This quote is… quite the thing, because she says that men shouldn’t show up and try to play Oppression Olympics because they’ve already lost. She is actually arguing against playing Oppression Olympics by playing Oppression Olympics. Also her conclusion is that good feminists should just stop listening to anyone who disagrees with that position. Just ignore his ideas and don’t engage. Not at all. I think that’s a pretty shitty thing to do.
He continues to partake in media or activities that objectify/degrade women.
Here Milinese uses an example of a guy she once knew who went to feminist events and stuff, but his desktop was always a picture of ”some conventionally attractive, usually white, thin, barely-clothed woman.” She continues: “When men have stated a commitment to feminism, they need to go all in. This means thinking critically about themselves, their interests, and the media they consume.”
Now, I agree with the notion that a commitment to feminism necessitates critical thought about myself and the things I do and like. My issues here are the following:
a) That dude might not think that he was objectifying or degrading women. He might have specific thoughts about gaze in photographs, or about sexuality and pornography that make what he was doing totally acceptable in his book. And those opinions might be valid even though Milanese would disagree with them.
b) He might have critically evaluated what he was doing in some other way, and accepted it. Or he might have been struggling with it.
c) Milanese never talked to him about his desktops, at least not that she mentions. She seems to just have assumed he was a crap feminist and moved on. That’s shitty, ma’am. This failure to engage with him denied him the chance to respond; which is unfair given the importance she’ll give later to mens’ responses to being called on these sorts of things.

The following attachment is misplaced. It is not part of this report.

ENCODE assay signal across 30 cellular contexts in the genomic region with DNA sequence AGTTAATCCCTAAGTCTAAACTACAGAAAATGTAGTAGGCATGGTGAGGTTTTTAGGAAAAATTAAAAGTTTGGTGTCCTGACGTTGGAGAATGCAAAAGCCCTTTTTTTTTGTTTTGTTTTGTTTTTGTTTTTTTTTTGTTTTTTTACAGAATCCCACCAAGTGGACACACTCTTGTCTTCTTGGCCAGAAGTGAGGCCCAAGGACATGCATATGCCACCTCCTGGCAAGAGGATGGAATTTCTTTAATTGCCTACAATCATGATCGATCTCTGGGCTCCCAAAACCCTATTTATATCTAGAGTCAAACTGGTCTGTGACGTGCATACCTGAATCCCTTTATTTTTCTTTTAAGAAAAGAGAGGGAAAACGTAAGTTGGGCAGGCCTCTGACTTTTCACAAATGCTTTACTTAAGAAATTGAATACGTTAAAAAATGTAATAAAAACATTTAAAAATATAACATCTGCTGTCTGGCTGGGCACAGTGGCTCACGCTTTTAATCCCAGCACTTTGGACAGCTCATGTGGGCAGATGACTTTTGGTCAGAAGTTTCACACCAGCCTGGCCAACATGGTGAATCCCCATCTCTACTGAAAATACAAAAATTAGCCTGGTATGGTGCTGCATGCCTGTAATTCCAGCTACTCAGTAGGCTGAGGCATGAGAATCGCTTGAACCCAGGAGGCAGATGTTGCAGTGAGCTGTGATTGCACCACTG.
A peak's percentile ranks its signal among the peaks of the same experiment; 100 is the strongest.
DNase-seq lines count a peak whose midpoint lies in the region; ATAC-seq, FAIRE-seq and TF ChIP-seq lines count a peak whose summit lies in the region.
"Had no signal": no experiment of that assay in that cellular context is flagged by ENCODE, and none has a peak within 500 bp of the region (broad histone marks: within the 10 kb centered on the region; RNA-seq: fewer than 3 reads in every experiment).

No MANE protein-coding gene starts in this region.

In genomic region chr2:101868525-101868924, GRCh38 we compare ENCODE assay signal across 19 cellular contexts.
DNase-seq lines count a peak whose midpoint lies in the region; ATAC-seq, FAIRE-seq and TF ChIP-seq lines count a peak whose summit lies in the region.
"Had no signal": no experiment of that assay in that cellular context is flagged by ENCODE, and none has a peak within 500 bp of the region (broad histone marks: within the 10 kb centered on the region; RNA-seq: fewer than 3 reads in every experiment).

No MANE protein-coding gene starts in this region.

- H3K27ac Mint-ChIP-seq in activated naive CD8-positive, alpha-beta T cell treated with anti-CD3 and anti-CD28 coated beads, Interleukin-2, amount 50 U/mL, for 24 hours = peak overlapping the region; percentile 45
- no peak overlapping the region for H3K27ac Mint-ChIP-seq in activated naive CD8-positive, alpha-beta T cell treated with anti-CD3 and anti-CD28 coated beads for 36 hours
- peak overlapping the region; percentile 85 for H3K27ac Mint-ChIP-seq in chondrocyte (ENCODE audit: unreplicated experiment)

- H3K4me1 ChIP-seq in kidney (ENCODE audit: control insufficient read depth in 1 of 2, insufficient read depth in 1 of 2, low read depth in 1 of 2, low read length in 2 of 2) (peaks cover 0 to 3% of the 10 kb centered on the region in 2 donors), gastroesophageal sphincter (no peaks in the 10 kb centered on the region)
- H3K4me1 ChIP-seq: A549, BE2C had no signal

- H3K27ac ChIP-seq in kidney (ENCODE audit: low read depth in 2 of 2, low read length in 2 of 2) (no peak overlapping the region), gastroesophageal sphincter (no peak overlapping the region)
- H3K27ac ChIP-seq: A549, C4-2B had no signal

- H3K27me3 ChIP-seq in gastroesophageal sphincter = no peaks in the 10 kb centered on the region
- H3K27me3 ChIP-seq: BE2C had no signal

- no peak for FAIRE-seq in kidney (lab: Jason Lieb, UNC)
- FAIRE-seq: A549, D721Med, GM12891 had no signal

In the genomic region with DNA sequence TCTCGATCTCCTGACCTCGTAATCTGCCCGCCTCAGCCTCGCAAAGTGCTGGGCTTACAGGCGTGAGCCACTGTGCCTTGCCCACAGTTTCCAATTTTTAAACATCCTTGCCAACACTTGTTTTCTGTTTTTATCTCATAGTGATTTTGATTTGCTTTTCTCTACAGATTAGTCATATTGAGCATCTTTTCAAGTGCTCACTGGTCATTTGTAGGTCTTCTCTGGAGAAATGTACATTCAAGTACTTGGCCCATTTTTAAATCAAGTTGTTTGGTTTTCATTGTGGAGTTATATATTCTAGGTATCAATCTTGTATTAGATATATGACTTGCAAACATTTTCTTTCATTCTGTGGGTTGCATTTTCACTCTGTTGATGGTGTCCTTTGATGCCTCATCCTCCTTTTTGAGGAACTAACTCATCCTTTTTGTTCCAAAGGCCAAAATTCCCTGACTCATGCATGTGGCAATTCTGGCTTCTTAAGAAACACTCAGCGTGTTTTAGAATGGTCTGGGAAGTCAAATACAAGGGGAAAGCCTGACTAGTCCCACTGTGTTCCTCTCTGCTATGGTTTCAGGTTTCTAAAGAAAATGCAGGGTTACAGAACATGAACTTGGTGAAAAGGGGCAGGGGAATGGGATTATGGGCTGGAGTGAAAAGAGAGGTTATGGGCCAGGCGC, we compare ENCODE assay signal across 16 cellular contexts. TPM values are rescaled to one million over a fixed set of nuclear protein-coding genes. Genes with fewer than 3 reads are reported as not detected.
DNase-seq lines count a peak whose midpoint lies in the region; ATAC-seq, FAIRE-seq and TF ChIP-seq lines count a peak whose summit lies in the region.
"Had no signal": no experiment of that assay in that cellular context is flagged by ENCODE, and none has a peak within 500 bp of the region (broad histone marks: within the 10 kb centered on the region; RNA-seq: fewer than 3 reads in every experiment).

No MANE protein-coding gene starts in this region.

Furthermore, the attitude that “men need to go all in” if they’re going to be feminists contributes to that high bar for male feminists that I was talking about in part one. Do women need to go all in, Ms. Milanese? What about women who engage in “media or activities that objectify/demean women”? And, could we have some standards for which media and activities objectify or demean women? Even if such standards were provided, could they be anything besides subjective and easy to disagree with?
Also, gosh. I participate in tons of sexist media. Ask me about my thoughts on Supernatural: I have them and they’re not all bad. Enough media is sexist enough that, especially if you happen to be attracted to skinny white women, their nudity and their come-hither gazes, I’m not totally sure how you can engage with your attraction through media without its being problematic. Therefore is seems easy for me to imagine being attracted to those things and having to reconcile feminism with my tastes fairly immediately.
Milanese closes: “At the very least, they must come to terms with their interest in possibly harmful media, and if another feminist calls them out on it they need to be willing and able to defend themselves without demeaning that person,” which I actually think is pretty reasonable. Most of my issue with this section is in her summary judgment of her male feminist acquaintance based on his taste in desktop wallpapers.
He calls women he doesn’t agree with “bitches,” “whores” or other gender-based slurs.
I actually have no problem whatsoever with this section. Don’t use gendered insults, y’all. Not unless you have permission.
And, on that great note, let’s leave off. I have good feelings about this!